Dr. Robert “J.J.” Orth, a trailblazer in the study of the Bay’s ever-important underwater grasses, has been honored with a national lifetime achievement award.
Orth, Professor Emeritus at William & Mary’s Virginia Institute of Marine Science (VIMS), recently received the 2021 Odum Award for Lifetime Achievement from The Coastal and Estuarine Research Federation (CERF). He shares with award with his friend Dr. Ken Heck of the University of South Alabama’s Dauphin Island Sea Lab.
The award honors Orth and Heck’s “accomplishments throughout their long and distinguished careers that have shaped estuarine-coastal science … Both candidates have shaped our understanding of seagrasses and marine ecology,” CERF says. The federation also notes the lasting societal impact of “their long and successful track record of integration with management and policy.”
One of Orth’s greatest contributions has been development and leadership of the annual Virginia/Maryland survey of the Bay’s underwater grasses (submerged aquatic vegetation or SAV), built around a talented, bi-state team of scientists within the Chesapeake Bay Program partnership.
“The SAV survey and restoration work have been an integral part of the VIMS SAV program,” Orth recently told Bay Bulletin. “They have provided Bay managers with critical information on the processes governing SAV growth and survival. Continuing these programs into the future will be even more important as the Bay and the world face critical changes in our environment due to climate change.”
Perhaps just as important, Orth has brought a field of Chesapeake science into the mainstream of public consciousness, beginning in 1978, when underwater grasses weren’t yet well-known as a sign of Bay health. The Chesapeake Bay Program’s annual report of underwater grass acreage, which he began in 1982, has become one of the most-watched indices of Bay health not only for scientists but also for the general public.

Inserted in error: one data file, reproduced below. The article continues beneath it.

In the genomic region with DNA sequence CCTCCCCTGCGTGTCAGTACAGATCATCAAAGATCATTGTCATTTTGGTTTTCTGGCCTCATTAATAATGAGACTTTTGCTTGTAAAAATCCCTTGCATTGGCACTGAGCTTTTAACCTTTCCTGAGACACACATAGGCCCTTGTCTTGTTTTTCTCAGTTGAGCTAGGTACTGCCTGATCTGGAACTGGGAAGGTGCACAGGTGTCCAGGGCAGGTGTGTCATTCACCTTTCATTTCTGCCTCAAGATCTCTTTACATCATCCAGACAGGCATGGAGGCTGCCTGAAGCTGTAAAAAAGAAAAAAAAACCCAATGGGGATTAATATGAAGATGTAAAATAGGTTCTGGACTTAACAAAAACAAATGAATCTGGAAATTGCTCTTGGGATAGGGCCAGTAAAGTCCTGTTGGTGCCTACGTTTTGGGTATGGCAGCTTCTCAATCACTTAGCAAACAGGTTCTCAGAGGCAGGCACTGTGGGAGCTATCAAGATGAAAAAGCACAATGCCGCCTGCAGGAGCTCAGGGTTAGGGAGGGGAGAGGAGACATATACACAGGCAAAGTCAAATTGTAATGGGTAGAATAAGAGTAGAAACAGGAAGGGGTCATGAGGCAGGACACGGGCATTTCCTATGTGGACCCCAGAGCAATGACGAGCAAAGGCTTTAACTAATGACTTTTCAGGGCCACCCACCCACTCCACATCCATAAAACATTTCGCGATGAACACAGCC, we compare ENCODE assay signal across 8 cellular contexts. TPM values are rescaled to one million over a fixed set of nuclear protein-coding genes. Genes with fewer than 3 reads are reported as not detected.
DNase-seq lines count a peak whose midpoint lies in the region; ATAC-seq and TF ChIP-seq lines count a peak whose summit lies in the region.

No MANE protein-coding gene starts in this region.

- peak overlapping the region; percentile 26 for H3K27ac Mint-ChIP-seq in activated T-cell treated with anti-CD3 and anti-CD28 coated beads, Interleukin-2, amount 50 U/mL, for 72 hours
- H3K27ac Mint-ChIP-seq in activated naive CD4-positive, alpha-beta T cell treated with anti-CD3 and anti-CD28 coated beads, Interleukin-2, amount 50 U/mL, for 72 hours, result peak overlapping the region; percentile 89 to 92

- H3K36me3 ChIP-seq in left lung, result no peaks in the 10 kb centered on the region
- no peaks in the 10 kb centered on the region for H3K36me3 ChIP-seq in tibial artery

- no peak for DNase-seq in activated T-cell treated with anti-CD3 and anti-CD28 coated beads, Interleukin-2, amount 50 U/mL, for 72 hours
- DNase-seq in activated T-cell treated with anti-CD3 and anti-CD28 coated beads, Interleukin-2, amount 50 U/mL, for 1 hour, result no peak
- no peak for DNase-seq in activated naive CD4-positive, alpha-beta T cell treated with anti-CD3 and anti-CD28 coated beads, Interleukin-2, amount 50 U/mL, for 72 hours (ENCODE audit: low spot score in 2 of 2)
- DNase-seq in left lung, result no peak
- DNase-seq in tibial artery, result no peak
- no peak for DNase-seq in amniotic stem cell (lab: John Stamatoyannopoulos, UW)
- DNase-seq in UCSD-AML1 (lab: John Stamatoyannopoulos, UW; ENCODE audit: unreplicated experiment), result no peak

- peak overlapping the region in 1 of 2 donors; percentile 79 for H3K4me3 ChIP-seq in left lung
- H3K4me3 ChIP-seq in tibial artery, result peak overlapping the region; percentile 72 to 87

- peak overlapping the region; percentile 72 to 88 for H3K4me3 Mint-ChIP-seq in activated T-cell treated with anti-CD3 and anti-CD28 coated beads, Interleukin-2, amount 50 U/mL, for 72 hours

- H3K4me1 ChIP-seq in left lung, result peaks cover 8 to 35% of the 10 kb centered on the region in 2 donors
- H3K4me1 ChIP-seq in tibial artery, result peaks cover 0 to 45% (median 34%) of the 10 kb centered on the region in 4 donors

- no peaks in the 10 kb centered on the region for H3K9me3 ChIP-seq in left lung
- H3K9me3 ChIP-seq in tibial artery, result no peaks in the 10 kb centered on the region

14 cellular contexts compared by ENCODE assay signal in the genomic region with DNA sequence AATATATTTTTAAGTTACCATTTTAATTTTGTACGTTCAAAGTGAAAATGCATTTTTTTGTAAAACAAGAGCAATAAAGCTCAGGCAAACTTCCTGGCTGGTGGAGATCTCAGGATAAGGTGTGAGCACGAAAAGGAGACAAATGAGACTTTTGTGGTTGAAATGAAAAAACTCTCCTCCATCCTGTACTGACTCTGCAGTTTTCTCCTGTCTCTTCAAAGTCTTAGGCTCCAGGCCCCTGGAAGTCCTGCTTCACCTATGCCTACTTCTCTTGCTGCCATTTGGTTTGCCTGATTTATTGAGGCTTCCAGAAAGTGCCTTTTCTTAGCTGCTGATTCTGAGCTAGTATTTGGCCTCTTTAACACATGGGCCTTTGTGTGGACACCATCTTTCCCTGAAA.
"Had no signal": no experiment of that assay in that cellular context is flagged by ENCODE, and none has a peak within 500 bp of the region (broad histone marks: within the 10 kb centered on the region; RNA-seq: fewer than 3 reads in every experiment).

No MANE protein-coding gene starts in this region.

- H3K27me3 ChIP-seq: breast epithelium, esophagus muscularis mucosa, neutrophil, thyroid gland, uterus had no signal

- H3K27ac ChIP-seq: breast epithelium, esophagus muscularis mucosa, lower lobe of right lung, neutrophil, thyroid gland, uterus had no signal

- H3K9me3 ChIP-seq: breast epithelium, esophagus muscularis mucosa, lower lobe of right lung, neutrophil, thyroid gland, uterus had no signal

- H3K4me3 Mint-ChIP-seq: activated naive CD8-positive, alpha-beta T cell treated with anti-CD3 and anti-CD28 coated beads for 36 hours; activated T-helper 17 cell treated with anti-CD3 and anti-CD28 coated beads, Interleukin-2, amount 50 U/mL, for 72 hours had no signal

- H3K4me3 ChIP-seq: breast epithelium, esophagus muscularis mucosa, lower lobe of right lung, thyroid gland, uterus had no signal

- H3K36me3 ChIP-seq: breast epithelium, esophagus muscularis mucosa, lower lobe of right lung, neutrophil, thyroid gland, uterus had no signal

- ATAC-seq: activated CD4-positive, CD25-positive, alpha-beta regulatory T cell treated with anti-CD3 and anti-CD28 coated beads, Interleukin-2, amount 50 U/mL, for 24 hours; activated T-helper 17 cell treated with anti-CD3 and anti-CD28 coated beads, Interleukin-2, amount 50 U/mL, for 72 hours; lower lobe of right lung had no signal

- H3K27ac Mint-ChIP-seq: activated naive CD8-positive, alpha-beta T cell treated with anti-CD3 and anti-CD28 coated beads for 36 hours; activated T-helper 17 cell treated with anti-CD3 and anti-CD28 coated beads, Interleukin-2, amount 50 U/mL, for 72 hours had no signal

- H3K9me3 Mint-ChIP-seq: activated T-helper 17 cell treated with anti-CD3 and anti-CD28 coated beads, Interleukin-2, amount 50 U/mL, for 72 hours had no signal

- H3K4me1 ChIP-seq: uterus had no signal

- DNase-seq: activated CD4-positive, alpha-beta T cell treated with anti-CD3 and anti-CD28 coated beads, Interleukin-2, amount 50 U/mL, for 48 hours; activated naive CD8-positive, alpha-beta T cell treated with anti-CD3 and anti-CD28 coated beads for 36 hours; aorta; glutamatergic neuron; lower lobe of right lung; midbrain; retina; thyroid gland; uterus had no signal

Where once people saw grass beds as nuisances for swimming and boating, there is broad recognition now that these underwater meadows are “keystone communities” of essential habitat for fish, blue crabs, and a host other critters in shallow water, arguably as important as oyster reefs in the deep. They also clear the water around them by reducing wave action, absorb excess nutrients, and reduce shoreline erosion.
Anglers log onto the VIMS Bay Grasses program web site to study the locations of the beds in warm weather; birders and waterfowlers do the same in winter because so many migratory ducks, geese, and swans flock to the beds to feed in cold weather. Paddlers love to glide or drift over the clear water these beds provide, and some of us have developed a taste for snorkeling them to watch all the Bay life therein. For these folks, there is now even a volunteer Chesapeake
Bay SAV Watcher program. The truth is, people have learned from Dr. Orth and his colleagues that underwater Bay grass beds are not only valuable but also great fun to hang around.
Another important Orth contribution has been a 22-year effort to restore eelgrass beds in the seaside bays of Virginia’s Eastern Shore, which were barren when he and his team began sowing seeds in 1999. Today, those seaside bays are home to 10,000 acres of lush meadows, the largest example of underwater grass restoration in the world. Dr. Orth retired (officially) earlier this year, but that change hardly keeps him out of the water, unless it is to fish local waters for speckled trout from his kayak or play with his grandchildren. His contributions to the Chesapeake Bay community are indeed broad and deep.
-John Page Williams